Python Data Classes – Introduction with Example

python data classes
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Why we use class in python? Probably to store data and perform certain operations on it. In the real world, we create objects mainly to store data and not so much of methods (behavior). In the previous section, we learned about the named tuple and how it can be used to store data with readability in mind. This time we will learn about python data classes which have been introduced in python 3.7, this can also be used as an alternative for storing data as named tuple.

What is a Data Class in Python?

The data class is a decorator function implemented in python 3.7.

A Data Class is basically a class that contains only attributes (methods also, if necessary).

Its primary purpose is to decorate the python class and include some functionality that we would otherwise need to override.

You should have basic knowledge about python decorator to understand this concept better.

Why Do We Need Data classes in Python?

Let me introduce you to the problem. Then we will look at the solution that data classes offer.

We are going to create a Student class that will store the student information.

Example:

class Student():
    def __init__(self, name, clss, stu_id):
        self.name = name
        self.cls = clss
        self.id = stu_id

For the sake of simplicity, we are taking only three attributes.

Let’s create the instance of the class and print it.

student1 = Student('HTD', 10, 17)

>>> print(student1)

<__main__.Student object at 0x000001D02D2F2940>

We instantiated the class with values but when we print the object, the memory location of the object is returned.

There is no information of what type the object is it, or what fields are defined for it.

For classes to give their correct representation, we need to override the __repr__ Method.

Example:

    def __repr__(self):
        return f"Student(name={self.name},clss={self.clss},stu_id={self.id})"

After adding this function to the class, when we print the class we get:

student1 = Student('HTD', 10, 17)

>>> print(student1)

Student(name=HTD,clss=10,stu_id=17)

This time we get the necessary information regarding the object.

Let’s look at one more problem.

In the real world, many times there is a need to compare the data like comparing two integer or string values. Can we do the same with objects? Let’s take a look at this.

student1 = Student('HTD', 10, 17)
student2 = Student('HTD', 10, 17)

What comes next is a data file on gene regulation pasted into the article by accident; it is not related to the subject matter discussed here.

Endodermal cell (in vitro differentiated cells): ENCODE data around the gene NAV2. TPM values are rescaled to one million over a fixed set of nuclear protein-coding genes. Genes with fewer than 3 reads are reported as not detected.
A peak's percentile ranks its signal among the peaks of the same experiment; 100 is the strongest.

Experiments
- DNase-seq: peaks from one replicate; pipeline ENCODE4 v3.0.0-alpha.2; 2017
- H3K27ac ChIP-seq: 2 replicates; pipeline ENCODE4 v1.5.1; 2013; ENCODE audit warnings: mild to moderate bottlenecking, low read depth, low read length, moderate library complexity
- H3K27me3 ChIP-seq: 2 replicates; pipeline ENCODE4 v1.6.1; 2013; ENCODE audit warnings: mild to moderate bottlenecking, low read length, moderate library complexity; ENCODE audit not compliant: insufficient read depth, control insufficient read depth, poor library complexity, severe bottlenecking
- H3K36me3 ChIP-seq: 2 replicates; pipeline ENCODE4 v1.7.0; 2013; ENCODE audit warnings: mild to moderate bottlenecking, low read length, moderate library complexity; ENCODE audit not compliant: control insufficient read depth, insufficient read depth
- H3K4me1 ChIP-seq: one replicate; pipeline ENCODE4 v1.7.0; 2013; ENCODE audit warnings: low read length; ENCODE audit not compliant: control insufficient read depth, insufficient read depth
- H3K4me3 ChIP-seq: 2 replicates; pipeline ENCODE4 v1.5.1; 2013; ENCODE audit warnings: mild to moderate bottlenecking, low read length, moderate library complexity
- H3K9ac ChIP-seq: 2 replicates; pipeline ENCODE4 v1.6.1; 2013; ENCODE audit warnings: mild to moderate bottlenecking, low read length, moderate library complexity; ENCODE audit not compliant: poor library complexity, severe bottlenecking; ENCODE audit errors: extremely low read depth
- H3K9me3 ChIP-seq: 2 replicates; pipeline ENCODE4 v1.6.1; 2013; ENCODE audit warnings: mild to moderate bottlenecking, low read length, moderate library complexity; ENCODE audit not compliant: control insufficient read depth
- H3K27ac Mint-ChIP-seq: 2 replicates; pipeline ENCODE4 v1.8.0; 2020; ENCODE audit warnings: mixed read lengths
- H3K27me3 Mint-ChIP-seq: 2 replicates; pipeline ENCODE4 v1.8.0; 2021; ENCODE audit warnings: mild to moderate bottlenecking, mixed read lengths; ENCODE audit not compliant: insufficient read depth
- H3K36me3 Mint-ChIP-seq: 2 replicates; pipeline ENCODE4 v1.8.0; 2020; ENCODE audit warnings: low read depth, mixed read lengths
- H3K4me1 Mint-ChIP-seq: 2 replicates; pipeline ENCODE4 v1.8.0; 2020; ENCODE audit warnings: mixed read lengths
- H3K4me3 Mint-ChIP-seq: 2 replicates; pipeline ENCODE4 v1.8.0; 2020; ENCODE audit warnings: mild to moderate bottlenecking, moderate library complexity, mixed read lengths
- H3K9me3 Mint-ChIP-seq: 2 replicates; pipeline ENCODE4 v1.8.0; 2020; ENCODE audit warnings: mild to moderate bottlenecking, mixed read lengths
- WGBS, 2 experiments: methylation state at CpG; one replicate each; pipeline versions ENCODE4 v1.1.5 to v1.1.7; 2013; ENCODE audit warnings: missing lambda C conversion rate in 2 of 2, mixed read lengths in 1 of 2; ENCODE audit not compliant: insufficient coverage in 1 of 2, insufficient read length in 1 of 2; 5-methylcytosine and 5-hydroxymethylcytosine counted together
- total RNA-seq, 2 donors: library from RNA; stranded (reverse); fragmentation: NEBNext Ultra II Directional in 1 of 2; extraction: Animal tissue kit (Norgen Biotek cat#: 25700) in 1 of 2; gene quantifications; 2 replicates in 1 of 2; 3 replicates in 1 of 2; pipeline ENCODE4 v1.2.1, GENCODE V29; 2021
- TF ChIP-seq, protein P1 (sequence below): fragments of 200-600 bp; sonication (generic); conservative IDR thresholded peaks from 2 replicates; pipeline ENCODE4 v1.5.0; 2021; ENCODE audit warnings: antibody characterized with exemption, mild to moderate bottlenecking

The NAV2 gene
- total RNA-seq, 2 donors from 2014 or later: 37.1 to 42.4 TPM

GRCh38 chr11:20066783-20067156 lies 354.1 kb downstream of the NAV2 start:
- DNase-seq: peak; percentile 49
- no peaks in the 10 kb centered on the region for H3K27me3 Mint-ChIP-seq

>>> print(student1 == student2)

False

The above example shows how two objects with same values are different. They are different with respect to the memory reference but their values are the same.

This problem can also be fixed by overriding the __eq__ Method (Magic Method).

    def __eq__(self, other):
        return (self.name == other.name and self.clss == other.clss and self.id == other.id)
student1 = Student('HTD', 10, 17)
student2 = Student('HTD', 10, 17)


>>> print(student1 == student2)

True

Now this work fine.

But there is one problem, we have to write these codes for all the classes that we will create and this will be more time consuming if the attributes increase in near future.

Here, dataclass plays an important role to reduce our repetitive work.

Import Data Class

As the python data classes has been introduced in python 3.7, it doesn’t come in the main module. We will have to import it in order to use it.

from dataclasses import dataclass

Python Data Class

Let’s define the class with the help of dataclass decorator @dataclass.

from dataclasses import dataclass


@dataclass
class Student():
    name: str
    clss: int
    stu_id: int

Did you notice something.

  1. @dataclass
  2. variable: datatype

The first on is the decorator syntax, it would not have surprised you much as the second one. Python is a dynamically typed language then why we are using datatypes.

This is called the Type Hints. As the name suggests, it gives hint of the type to the variable.

Let’s now try to print the class and see what’s different in it.

student1 = Student('HTD', 10, 17)

>>> print(student1)

Student(name='HTD', clss=10, stu_id=17)

By using a single @dataclass at the top of the class and the class attributes with type hints, we achieved this, which in earlier case we had to override the __repr__ Method.

This also implements the equality check feature.

Example:

student1 = Student('HTD', 10, 17)
student2 = Student('HTD', 10, 17)
student2 = Student('Arpit', 10, 17)

>>> print(student1 == student2)

True

>>> print(student1 == student3)

False

The @dataclass decorator decorates the class and makes our work easy, as we don’t have to write these codes by ourselves.

In the Next Article we will take a look at the dataclasses parameters.

Hope You like it!

Also learn about other python tutorial articles like python list comprehensionInner FunctionAnonymous/Lambda FunctionCustom Exception etc.

Learn more about Python Data Classes from Official Documentation.


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